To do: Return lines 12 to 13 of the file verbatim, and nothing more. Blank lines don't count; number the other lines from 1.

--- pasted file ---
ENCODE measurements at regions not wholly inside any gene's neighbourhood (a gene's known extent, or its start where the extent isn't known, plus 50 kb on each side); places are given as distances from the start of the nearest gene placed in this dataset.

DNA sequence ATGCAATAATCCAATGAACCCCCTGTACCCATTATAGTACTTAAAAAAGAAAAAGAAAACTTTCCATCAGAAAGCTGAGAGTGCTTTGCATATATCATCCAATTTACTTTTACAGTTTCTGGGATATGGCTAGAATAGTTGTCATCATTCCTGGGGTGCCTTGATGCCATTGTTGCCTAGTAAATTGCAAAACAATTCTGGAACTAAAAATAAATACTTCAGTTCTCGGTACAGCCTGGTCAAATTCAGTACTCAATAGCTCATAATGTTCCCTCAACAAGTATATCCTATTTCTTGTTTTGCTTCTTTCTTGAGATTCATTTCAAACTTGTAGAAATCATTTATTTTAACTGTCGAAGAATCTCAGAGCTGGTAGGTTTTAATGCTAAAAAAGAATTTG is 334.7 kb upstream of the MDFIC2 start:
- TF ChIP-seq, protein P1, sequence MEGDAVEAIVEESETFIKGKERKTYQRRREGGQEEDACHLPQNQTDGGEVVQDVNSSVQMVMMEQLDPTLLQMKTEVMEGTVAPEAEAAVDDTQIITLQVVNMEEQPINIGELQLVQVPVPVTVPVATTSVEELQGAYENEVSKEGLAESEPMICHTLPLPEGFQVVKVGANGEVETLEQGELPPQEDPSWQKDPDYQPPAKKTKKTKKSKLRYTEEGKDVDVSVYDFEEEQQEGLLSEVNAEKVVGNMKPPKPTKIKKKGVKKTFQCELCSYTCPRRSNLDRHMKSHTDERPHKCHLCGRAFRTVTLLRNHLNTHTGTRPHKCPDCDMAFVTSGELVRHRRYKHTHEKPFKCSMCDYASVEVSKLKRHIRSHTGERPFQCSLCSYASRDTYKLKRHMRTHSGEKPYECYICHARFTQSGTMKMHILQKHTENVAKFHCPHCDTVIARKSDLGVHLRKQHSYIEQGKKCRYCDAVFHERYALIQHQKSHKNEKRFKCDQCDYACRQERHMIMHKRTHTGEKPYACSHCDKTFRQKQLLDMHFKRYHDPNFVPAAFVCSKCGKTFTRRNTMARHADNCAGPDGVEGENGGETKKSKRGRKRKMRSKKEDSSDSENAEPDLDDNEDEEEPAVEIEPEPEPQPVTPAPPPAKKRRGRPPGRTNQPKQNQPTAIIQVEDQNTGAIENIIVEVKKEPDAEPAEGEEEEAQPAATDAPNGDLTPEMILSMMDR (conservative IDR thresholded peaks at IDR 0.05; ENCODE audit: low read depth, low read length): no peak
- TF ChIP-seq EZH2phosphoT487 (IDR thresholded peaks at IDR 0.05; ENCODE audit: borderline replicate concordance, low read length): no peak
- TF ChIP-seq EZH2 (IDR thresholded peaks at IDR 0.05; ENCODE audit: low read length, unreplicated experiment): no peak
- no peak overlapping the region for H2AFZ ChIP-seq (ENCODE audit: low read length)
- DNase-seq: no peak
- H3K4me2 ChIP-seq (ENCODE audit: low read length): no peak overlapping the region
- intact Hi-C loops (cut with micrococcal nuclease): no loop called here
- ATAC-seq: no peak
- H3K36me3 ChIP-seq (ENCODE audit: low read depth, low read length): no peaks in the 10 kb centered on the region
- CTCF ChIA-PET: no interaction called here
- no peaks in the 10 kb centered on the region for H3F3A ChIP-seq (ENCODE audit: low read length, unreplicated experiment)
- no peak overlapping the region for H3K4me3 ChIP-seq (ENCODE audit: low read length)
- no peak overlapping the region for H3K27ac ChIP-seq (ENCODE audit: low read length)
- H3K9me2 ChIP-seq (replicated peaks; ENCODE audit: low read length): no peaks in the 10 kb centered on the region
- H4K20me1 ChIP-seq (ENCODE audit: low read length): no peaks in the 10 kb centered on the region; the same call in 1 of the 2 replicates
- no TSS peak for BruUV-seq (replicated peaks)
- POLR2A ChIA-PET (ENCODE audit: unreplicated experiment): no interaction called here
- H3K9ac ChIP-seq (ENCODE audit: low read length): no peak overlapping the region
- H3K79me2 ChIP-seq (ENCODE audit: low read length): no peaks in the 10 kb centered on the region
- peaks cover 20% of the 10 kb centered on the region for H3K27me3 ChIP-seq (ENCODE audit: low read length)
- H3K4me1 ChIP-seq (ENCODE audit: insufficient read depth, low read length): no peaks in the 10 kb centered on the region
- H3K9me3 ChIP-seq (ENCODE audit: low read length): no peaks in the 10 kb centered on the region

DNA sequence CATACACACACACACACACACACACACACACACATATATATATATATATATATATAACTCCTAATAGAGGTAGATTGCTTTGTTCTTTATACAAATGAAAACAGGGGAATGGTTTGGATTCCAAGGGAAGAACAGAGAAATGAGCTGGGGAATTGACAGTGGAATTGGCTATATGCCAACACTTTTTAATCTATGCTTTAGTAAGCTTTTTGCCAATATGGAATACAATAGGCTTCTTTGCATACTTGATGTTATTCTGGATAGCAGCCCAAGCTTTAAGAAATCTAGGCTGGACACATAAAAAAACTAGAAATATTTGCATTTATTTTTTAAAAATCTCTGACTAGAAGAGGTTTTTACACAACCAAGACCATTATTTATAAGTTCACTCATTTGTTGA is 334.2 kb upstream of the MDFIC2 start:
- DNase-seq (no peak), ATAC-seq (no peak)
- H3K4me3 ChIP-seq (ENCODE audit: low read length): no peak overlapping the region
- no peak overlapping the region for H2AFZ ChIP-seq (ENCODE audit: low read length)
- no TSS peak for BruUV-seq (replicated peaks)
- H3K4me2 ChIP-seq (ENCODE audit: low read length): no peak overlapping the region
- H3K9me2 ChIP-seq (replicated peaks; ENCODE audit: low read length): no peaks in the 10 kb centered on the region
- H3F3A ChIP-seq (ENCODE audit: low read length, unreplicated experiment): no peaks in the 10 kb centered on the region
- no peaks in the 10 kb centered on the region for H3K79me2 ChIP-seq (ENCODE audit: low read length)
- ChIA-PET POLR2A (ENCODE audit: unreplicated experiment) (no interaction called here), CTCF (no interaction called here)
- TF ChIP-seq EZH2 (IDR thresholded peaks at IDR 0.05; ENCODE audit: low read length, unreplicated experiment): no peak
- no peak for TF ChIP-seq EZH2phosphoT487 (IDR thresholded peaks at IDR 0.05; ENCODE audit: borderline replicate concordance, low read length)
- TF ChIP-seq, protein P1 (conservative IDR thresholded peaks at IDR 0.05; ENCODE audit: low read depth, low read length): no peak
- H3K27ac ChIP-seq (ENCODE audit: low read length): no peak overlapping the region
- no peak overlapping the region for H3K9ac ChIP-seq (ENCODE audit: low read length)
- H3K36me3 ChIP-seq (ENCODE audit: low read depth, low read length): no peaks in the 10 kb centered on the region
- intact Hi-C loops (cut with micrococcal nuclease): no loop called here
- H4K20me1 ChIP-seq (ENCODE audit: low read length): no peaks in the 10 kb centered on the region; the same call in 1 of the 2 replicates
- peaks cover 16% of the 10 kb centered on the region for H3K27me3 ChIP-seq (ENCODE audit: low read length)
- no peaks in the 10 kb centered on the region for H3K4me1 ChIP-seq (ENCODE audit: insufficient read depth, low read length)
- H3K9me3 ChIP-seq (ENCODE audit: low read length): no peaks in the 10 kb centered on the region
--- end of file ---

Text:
- CTCF ChIA-PET: no interaction called here
- no peaks in the 10 kb centered on the region for H3F3A ChIP-seq (ENCODE audit: low read length, unreplicated experiment)